I am writing this blog while cruising at 39,000 feet traveling for ASSE’s SeminarFest.
Sheer boredom has taken over. I’ve looked through SkyMall magazine and have become familiar with my responsibilities to safely evacuate my co-passengers since I am sitting in an emergency exit row.
With nothing else to do, I started to watch the flight attendants and noticed how methodical they were in their actions:
- When collecting trash from passengers, the attendant always has one hand on a seat-back
- When walking the aisles, their eyes always down at a passengers feet, never looking above the passengers chest
- As they prepare drinks, they take a can out of the cooler, immediately close the cooler, pour the drink, open the cooler, place the half full can back in the cooler and close it again (there are never two galley doors open at the same time or a door open more than a second or two)
I decided to chat with Julie, a flight attendant with 21 years tenure, and investigate why the flight attendants do these things.
Hand on the seat? Julie says it’s to keep balance in the event of unplanned turbulence. When I asked if she learned this in training when she started 21 years ago, she laughed and said that in her early days, training only consisted of intercom directions, learning how to prepare passengers for take-off/landing, emergency evacuation procedures, and of course a crash course on mixing drinks.
Today’s training is focused more on crew and passenger safety. This training includes balance instructions based on proven techniques. And, this airline actually asks the attendants for feedback on creating safer work environments.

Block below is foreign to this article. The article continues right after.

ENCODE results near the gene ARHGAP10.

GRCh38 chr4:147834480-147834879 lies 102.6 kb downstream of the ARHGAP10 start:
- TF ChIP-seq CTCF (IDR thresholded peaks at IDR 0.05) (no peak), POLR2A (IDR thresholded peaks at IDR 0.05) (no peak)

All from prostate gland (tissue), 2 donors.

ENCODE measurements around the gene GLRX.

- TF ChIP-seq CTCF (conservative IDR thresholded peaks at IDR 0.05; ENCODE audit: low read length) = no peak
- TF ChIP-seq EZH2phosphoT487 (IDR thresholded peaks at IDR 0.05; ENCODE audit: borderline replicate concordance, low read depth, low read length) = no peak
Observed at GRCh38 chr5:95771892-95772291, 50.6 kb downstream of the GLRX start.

During our chat, Julie said something that really blew my mind. In her words, “we were asked to provide solutions for near misses that occurred relating to turbulence.”
Wow. Someone who isn’t a safety professional used the term “near miss!” (cue the record scratch in the background) I had to know more about how that term trickled down to Julie.
Julie told me she’s required to report near misses and can report any concerns directly to the safety department. She shared that the flight attendants often joke that when they get a memo (or what we at UL call an alert), they know that it must be from a near-miss report that corporate felt was important enough to distribute, because they don’t want something to happen that might result in a loss.
Strong Safety Culture
After speaking with Julie, it’s clear that safety concepts have been woven into the fabric of this airline. Each employee, regardless of their role, is just as involved in the safety process as the safety department.
The employees understand the reason for reporting near misses. And the airline takes those near misses and turns them into learning moments or corrective actions. This is a luxury only provided to organizations that buy in 100% to safety programs.
From the CEO to the baggage handler, all have equal importance in the realm of safety. This airline has “safety personnel” that wear the hats of pilots, ground crews, mechanics, flight attendants, baggage handlers and ticket agents.
Time to wrap up this blog. It’s is getting bumpy now. The flight attendants are beginning to go through their cabin check to make sure we are safe. And yes, as they are walking, they keep one hand on the back of a seat.
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